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English (Bristol & London) Delft - Would You Adam and Eve It!

Nic Saintey, Head of the Ceramics department, writes about the charms of English Delft, focusing on Adam and Eve chargers, particularly those made from London Delft or Bristol Delft.

An Adam and Eve delft charger, probably London delft, circa 1720-40 (FS17/105), from the Tryhorn Collection, which sold for £1,300 in January 2013.

An Adam and Eve delft charger, probably London delft, circa 1720-40 (FS17/105), from the Tryhorn Collection, which sold for £1,300 in January 2013.

The story of Adam and Eve being tempted by the serpent is an iconic one, so it is little surprise that it was a popular motif on English delft chargers from 1635 until well into the 18th century with eleven different schemes from five variations being recorded.

Made primarily in London and Bristol, it has been suggested that one could tell which delftware was which by the blue dashes on the borders - those produced in London were said to be painted at a 45 degree angle and dashes from the Westcountry were said to be blobby or tapering in form.

The two most popular designs on English delft are taken from engravings of Adam and Eve by Pierre Lombart (see the image above for an example that uses this as it's inspiration) and Crispin de Passe (see the image below). Whilst they were certainly not a detailed and faithful copy of their source prints, the robust and rather naïve brush and sponge work on these delft chargers is part and parcel of their charm.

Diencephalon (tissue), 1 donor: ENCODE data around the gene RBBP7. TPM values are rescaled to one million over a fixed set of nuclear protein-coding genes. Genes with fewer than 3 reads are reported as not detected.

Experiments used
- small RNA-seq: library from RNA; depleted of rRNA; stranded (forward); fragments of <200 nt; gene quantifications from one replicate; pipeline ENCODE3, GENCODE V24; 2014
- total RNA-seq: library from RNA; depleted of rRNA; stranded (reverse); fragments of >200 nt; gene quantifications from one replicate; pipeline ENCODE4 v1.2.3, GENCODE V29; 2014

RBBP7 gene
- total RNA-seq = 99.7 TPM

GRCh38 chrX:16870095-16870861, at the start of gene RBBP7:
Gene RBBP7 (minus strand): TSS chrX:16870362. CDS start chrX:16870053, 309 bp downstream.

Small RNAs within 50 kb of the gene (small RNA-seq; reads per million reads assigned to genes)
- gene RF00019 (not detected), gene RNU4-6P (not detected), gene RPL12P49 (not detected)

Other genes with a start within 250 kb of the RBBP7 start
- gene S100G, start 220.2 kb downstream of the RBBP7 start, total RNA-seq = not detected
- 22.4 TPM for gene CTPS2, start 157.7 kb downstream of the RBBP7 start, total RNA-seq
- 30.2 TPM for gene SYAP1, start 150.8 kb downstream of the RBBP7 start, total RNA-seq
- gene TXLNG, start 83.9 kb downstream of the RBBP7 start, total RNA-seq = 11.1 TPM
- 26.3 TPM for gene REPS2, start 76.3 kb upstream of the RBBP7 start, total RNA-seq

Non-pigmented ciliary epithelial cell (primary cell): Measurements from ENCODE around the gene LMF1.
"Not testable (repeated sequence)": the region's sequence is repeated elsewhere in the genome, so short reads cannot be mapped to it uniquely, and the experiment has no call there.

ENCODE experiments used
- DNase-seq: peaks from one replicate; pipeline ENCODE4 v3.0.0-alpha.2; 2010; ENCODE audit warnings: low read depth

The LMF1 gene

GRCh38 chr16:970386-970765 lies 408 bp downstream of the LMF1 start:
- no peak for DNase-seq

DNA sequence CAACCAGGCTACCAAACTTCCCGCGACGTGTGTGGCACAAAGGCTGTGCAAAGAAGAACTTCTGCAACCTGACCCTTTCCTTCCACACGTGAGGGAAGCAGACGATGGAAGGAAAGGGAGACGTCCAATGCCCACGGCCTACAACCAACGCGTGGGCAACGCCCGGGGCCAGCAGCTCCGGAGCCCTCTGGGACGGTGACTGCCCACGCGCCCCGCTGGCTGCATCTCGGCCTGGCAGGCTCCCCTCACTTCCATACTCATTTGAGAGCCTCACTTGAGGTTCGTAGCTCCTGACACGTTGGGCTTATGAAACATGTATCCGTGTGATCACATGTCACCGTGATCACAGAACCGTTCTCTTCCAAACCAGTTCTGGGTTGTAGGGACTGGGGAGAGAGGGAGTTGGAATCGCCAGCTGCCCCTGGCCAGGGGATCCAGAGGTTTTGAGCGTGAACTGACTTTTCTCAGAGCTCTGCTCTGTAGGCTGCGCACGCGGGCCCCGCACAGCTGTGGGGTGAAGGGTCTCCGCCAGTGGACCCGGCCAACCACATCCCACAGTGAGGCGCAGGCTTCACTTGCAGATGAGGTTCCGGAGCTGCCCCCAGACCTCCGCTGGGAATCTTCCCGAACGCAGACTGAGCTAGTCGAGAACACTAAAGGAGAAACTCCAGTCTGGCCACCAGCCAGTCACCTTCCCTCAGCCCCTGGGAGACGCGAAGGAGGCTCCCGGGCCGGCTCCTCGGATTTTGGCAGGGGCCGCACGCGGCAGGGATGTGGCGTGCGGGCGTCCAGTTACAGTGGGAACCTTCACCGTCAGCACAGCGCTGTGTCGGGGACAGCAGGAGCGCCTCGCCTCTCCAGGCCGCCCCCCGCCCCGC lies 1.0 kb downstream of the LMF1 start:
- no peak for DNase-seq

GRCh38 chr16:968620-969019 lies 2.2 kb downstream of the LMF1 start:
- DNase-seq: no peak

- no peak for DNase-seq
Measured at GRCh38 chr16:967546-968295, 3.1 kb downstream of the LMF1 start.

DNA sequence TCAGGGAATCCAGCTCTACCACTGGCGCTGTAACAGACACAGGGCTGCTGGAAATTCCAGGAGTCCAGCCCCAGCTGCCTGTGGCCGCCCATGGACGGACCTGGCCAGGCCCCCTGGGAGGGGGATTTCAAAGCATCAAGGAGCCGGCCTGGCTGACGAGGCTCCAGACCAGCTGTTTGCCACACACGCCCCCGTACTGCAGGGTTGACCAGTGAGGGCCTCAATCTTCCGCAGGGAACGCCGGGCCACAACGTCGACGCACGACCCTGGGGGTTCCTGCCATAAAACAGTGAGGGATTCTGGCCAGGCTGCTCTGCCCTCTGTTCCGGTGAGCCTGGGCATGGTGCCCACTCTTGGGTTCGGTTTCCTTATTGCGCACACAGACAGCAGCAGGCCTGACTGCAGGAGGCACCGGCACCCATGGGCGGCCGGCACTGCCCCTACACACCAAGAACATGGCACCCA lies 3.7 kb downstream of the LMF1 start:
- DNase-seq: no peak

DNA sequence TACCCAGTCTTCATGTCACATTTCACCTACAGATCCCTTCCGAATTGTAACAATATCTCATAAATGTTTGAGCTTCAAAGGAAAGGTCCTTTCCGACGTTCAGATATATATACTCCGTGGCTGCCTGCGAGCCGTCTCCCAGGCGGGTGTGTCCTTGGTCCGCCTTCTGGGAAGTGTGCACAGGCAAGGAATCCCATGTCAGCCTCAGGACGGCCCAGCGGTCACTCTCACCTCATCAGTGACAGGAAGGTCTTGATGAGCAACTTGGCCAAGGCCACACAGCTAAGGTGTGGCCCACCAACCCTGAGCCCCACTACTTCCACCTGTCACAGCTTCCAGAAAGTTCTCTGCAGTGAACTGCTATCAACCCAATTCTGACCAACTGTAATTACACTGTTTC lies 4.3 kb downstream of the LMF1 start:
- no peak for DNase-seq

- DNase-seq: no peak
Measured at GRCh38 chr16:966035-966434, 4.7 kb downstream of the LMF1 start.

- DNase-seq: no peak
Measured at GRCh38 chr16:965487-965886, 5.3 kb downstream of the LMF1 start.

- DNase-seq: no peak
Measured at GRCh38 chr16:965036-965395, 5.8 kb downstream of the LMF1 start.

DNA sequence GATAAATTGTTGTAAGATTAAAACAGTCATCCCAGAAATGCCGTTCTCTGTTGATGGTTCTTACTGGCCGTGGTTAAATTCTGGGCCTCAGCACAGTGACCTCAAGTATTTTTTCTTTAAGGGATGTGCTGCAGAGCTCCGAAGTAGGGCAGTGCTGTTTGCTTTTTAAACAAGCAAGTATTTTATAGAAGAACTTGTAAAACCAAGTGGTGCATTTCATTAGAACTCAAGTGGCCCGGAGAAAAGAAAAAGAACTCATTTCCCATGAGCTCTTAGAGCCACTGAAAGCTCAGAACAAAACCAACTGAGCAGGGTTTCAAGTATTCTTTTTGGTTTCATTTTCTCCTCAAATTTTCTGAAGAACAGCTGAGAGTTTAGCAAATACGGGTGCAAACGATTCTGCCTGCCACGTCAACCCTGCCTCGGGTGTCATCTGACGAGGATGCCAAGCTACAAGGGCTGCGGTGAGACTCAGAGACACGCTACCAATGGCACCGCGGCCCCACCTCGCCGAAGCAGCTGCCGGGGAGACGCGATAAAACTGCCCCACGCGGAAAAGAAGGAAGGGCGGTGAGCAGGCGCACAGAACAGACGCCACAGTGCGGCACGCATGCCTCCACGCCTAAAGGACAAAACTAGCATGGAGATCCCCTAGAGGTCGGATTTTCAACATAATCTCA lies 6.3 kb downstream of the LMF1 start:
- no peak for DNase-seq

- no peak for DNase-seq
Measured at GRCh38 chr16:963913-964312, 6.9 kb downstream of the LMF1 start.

An Adam and Eve delft charger, Bristol, circa 1740, which will be offered for auction in our July 2013 Fine Sale (FS19/393).

An Adam and Eve delft charger, Bristol, circa 1740, which will be offered for auction in our July 2013 Fine Sale (FS19/393).

London Delft and Bristol Delft may not have the benign 'perfection' of porcelain but instead evidence the hand of their makers in every sweep of the brush. Certainly Adam and Eve delft chargers from either London or Bristol have an increasingly painterly and perhaps 'rushed' feel about them as the 18th century progressed.

However, to consider delft from either city as peasant pottery would be wholly wrong as these English delft Adam and Eve chargers were desirable status symbols and although they are dishes, they were not for utilitarian purposes, but for display.

Tags

  • Bearnes Hampton & Littlewood
  • Delft Auctions
  • English Delft
  • London Delft
  • Bristol Delft
  • Adam and Eve Chargers
  • Delftware

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